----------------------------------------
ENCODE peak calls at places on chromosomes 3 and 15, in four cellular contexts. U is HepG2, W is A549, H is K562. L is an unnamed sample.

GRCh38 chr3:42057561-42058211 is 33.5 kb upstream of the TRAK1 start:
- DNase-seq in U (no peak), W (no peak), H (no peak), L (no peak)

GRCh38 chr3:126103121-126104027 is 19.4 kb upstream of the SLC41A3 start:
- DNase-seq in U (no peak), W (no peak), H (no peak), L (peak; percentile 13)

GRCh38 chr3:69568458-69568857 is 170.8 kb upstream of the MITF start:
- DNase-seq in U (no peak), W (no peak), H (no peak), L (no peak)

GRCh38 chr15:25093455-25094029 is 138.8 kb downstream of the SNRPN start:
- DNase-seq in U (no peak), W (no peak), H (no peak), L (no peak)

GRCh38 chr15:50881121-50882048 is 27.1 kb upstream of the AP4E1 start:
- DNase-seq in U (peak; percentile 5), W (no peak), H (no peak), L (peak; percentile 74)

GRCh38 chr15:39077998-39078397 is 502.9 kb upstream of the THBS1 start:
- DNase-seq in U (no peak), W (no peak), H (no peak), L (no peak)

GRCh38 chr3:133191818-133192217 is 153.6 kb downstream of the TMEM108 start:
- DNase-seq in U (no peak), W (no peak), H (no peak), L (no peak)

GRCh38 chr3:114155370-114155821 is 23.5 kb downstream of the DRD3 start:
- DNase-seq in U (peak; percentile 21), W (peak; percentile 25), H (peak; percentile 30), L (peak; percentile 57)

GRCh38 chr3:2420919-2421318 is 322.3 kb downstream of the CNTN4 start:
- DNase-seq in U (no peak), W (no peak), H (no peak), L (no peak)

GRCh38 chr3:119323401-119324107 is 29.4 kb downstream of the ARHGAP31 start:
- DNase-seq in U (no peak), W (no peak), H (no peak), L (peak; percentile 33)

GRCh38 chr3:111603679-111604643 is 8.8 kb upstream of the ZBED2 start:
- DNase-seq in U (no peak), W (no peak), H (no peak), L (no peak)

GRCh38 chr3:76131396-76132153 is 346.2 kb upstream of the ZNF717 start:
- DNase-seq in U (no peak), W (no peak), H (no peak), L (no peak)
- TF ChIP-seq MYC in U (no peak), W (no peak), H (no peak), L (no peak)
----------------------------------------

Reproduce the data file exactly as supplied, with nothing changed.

ENCODE peak calls at places on chromosomes 3 and 15, in four cellular contexts. U is HepG2, W is A549, H is K562. L is an unnamed sample.

GRCh38 chr3:42057561-42058211 is 33.5 kb upstream of the TRAK1 start:
- DNase-seq in U (no peak), W (no peak), H (no peak), L (no peak)

GRCh38 chr3:126103121-126104027 is 19.4 kb upstream of the SLC41A3 start:
- DNase-seq in U (no peak), W (no peak), H (no peak), L (peak; percentile 13)

GRCh38 chr3:69568458-69568857 is 170.8 kb upstream of the MITF start:
- DNase-seq in U (no peak), W (no peak), H (no peak), L (no peak)

GRCh38 chr15:25093455-25094029 is 138.8 kb downstream of the SNRPN start:
- DNase-seq in U (no peak), W (no peak), H (no peak), L (no peak)

GRCh38 chr15:50881121-50882048 is 27.1 kb upstream of the AP4E1 start:
- DNase-seq in U (peak; percentile 5), W (no peak), H (no peak), L (peak; percentile 74)

GRCh38 chr15:39077998-39078397 is 502.9 kb upstream of the THBS1 start:
- DNase-seq in U (no peak), W (no peak), H (no peak), L (no peak)

GRCh38 chr3:133191818-133192217 is 153.6 kb downstream of the TMEM108 start:
- DNase-seq in U (no peak), W (no peak), H (no peak), L (no peak)

GRCh38 chr3:114155370-114155821 is 23.5 kb downstream of the DRD3 start:
- DNase-seq in U (peak; percentile 21), W (peak; percentile 25), H (peak; percentile 30), L (peak; percentile 57)

GRCh38 chr3:2420919-2421318 is 322.3 kb downstream of the CNTN4 start:
- DNase-seq in U (no peak), W (no peak), H (no peak), L (no peak)

GRCh38 chr3:119323401-119324107 is 29.4 kb downstream of the ARHGAP31 start:
- DNase-seq in U (no peak), W (no peak), H (no peak), L (peak; percentile 33)

GRCh38 chr3:111603679-111604643 is 8.8 kb upstream of the ZBED2 start:
- DNase-seq in U (no peak), W (no peak), H (no peak), L (no peak)

GRCh38 chr3:76131396-76132153 is 346.2 kb upstream of the ZNF717 start:
- DNase-seq in U (no peak), W (no peak), H (no peak), L (no peak)
- TF ChIP-seq MYC in U (no peak), W (no peak), H (no peak), L (no peak)